Porto, Portugal

June 13, 2019

The English word is Oporto, but it is still pronounced Porto.  We see it written both ways. It is the country’s second largest city.  It has a population of 220,000 in the city and 1.7 million if you include the surrounding area. It is the birthplace of port wine and in fact, if the wine is from anywhere else, it can’t be called port.

First of all, here is last night’s sunset as we left Lisbon.  Beautiful days and evenings here.

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This morning we sailed into Porto.

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It is our third trip to this city and today we opted for a tour to Guimaraes. Our guide was Nunu, and he said it is his real name, not a nickname!

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The port building where we docked is quite new and it has 1 million of these white tiles that are placed at angles.
Very interesting.

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As we left the port, we saw a sculpture that Nunu says was placed to honor the 152 fishermen who died in a boating tragedy in 1947.  It depicts the women wailing as they wait for the return.

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The trip to Guimaraes was a  pretty drive through the countryside.  Nunu told us a lot about the country and one thing he mentioned as a problem is the low birthrate – with not enough births to keep the population growing.  He hopes the government will make it easier to provide for families.

It is said that Guimaraes was the first capital of Portugal, but Nunu said that is not true, that it was the capital of a region of Portugal, not the whole country. But it is considered the birthplace of the country. In any case, the city has preserved many of its medieval structures and its historic center is a UNESCO World Heritage Site. 

Some of the buildings we saw as we entered the town.

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We first walked to the castle which is high above the city.

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Next to the castle stands a small Romanesque chapel where the first king of Portugal was baptized.

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The 15th century Palace of the Dukes of Braganza is notable for its unusual chimneys.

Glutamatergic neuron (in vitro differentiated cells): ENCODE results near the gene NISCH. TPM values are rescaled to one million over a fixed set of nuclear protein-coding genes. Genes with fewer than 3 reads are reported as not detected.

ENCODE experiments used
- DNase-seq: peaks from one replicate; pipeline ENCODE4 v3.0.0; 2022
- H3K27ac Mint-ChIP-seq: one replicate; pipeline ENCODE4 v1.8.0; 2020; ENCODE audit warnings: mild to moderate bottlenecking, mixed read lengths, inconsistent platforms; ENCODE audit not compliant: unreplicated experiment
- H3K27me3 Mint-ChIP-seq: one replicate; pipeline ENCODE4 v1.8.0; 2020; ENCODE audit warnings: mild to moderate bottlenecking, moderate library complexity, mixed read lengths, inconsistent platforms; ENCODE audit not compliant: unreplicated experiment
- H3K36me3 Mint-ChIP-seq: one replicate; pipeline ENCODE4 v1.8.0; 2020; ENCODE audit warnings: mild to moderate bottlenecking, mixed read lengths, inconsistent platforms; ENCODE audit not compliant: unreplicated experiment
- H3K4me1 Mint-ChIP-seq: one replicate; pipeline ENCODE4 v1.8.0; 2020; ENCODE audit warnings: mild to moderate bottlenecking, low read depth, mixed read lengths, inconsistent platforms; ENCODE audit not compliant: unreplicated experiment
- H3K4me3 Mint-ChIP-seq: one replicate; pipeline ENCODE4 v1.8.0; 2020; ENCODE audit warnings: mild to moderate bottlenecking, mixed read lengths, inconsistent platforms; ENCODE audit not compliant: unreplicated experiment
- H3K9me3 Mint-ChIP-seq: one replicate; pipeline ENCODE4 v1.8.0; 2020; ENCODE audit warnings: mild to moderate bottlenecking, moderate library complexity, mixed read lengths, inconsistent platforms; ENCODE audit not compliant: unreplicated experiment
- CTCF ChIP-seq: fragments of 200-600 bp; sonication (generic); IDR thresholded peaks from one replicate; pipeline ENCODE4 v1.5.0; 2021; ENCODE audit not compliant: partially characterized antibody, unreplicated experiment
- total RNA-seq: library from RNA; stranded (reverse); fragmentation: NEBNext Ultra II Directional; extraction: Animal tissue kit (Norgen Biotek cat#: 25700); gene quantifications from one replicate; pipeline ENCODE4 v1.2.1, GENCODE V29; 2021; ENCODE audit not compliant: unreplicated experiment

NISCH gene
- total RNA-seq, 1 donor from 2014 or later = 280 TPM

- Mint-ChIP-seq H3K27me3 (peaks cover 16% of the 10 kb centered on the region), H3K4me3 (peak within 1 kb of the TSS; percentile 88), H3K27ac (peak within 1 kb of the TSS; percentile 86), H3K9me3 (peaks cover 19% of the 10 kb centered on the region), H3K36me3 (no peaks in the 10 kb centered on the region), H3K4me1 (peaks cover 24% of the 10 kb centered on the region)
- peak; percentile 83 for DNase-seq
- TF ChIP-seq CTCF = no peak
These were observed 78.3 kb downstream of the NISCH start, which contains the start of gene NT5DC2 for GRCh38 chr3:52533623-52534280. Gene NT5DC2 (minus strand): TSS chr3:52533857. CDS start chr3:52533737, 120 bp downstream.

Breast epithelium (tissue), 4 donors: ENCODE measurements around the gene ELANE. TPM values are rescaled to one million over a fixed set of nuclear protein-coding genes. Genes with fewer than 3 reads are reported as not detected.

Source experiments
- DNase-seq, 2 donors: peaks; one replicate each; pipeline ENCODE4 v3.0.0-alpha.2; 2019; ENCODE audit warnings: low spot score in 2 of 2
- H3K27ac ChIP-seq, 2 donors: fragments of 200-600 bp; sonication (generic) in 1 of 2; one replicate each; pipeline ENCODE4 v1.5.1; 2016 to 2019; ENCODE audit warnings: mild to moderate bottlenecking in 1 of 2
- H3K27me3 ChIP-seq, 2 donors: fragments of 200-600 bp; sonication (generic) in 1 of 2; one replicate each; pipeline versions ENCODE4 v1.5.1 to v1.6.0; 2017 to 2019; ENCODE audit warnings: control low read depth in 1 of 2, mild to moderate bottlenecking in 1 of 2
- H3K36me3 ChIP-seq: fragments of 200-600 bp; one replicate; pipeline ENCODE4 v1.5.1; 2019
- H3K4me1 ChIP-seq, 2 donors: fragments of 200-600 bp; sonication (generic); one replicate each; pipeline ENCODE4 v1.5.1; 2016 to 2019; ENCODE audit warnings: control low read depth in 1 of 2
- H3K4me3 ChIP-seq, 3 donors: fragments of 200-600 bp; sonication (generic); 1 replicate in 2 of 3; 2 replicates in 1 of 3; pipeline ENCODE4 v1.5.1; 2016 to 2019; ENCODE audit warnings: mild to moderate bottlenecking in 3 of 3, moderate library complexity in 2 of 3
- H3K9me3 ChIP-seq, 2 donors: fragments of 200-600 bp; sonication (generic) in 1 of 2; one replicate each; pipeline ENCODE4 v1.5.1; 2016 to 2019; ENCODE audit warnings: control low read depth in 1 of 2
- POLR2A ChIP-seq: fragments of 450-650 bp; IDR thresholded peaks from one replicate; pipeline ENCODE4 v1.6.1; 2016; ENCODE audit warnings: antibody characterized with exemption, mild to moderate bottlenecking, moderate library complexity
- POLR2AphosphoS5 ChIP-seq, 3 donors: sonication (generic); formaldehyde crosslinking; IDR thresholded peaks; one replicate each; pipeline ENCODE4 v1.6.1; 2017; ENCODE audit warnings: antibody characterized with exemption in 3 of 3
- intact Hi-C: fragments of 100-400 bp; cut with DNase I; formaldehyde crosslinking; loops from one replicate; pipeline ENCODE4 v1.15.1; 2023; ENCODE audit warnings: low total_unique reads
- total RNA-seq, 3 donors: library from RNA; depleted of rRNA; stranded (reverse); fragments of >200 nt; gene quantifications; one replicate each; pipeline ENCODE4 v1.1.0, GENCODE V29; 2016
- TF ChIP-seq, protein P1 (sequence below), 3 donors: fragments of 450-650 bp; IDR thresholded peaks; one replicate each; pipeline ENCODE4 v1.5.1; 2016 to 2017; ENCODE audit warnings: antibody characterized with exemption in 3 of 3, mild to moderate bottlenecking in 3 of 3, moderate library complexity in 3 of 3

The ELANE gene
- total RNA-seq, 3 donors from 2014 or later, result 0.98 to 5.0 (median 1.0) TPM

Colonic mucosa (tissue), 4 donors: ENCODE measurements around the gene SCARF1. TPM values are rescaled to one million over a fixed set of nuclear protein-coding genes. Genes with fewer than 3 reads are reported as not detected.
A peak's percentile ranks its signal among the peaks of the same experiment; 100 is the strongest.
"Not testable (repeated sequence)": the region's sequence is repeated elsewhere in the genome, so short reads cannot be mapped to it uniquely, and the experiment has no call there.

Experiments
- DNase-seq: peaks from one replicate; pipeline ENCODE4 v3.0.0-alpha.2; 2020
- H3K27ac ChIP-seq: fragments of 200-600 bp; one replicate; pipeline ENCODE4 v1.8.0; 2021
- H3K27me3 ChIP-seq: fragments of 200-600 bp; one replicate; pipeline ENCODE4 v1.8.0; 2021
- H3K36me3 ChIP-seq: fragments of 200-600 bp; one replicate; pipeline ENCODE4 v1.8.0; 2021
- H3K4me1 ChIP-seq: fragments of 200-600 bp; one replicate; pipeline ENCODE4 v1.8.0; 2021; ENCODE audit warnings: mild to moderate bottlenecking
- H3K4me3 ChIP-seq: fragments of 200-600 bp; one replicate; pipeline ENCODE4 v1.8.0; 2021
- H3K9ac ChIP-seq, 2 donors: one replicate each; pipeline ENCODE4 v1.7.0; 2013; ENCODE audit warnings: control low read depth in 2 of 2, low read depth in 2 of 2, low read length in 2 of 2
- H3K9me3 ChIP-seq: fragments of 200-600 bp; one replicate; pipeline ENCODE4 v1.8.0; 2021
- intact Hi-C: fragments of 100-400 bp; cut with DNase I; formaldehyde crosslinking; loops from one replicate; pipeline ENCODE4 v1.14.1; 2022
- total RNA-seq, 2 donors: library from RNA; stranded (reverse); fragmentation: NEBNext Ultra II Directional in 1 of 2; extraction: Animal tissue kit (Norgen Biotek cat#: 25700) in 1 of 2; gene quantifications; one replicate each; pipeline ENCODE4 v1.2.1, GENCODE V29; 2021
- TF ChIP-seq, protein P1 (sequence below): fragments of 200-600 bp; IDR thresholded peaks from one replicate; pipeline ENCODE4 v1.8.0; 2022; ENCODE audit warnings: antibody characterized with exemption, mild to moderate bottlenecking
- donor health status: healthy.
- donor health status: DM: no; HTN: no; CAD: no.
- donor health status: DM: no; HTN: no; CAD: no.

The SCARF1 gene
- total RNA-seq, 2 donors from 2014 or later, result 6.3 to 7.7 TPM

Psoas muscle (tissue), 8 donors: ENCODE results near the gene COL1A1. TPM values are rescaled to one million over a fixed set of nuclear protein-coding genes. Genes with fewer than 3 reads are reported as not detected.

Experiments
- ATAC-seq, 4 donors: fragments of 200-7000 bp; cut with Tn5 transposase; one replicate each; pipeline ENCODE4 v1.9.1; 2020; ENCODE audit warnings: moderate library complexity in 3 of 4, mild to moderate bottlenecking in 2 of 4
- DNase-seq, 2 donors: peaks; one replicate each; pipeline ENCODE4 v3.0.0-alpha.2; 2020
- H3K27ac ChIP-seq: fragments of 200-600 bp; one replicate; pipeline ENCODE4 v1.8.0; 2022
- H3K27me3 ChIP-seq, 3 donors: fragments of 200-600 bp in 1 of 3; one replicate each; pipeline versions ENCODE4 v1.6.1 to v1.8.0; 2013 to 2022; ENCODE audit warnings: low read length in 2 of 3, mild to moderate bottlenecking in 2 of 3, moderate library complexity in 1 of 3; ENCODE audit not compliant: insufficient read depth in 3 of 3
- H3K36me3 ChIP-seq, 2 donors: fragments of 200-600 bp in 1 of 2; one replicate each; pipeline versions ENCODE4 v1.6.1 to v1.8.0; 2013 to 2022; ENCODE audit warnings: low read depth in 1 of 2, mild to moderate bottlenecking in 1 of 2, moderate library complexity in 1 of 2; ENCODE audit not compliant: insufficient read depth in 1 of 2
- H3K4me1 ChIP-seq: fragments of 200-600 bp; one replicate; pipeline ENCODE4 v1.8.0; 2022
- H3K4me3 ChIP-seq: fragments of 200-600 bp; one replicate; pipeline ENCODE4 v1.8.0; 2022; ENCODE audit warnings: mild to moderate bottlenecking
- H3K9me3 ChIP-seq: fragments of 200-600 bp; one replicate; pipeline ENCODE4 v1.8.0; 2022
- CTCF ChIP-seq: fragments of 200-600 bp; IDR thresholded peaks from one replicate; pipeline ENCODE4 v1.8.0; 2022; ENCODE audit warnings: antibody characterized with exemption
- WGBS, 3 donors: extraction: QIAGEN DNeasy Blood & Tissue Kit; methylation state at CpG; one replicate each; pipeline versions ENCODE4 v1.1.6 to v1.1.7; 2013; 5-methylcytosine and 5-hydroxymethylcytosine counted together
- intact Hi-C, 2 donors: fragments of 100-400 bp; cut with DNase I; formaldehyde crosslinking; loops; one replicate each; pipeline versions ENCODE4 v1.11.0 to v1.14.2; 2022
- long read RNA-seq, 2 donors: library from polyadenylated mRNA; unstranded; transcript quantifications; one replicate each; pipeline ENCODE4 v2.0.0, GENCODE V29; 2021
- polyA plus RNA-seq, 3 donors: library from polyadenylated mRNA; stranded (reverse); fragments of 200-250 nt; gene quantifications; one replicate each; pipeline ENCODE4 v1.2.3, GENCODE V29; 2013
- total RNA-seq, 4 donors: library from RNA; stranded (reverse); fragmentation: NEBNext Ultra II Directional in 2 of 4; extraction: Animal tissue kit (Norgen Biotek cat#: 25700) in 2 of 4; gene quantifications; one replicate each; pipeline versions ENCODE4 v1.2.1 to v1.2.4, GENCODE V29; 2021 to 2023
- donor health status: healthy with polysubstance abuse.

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There are many small squares in the city center and we had the time to explore them.  Here are some of the buildings, shops and other sights.

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The symbol above is on the sidewalk and it marks the Portuguese “Way of St. James” (13 days, 260 km).

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Very fun shops and art.

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This pastry is called Tortas de Guimaraes and it is only found here.  Only 2 families have the recipe.  It resembles a croissant, but inside there is a kind of sweetened spaghetti squash. Delicious.

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The old city walls have been incorporated into the buildings.  Most of them can’t be seen, but the one below is an example of one you can see.

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This is the Church of St. Mary of the Olives.  The clock is the mechanism from the bell tower.  There was a man playing the magnificent organ.

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More fun art!

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Lots of bars, cafes and restaurants.

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There were lots of young people doing drawings of the building.  Nunu said that they are architecture students, and he feels sorry for them because there are no jobs available.

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When we got back to the port, we joined Ray, Steve, Tricia, Sukey and Randall at a great restaurant (O Valentim) for lunch. They grill the fish right on the sidewalk outside the restaurant.  Good wine (vinho verde), food and company.

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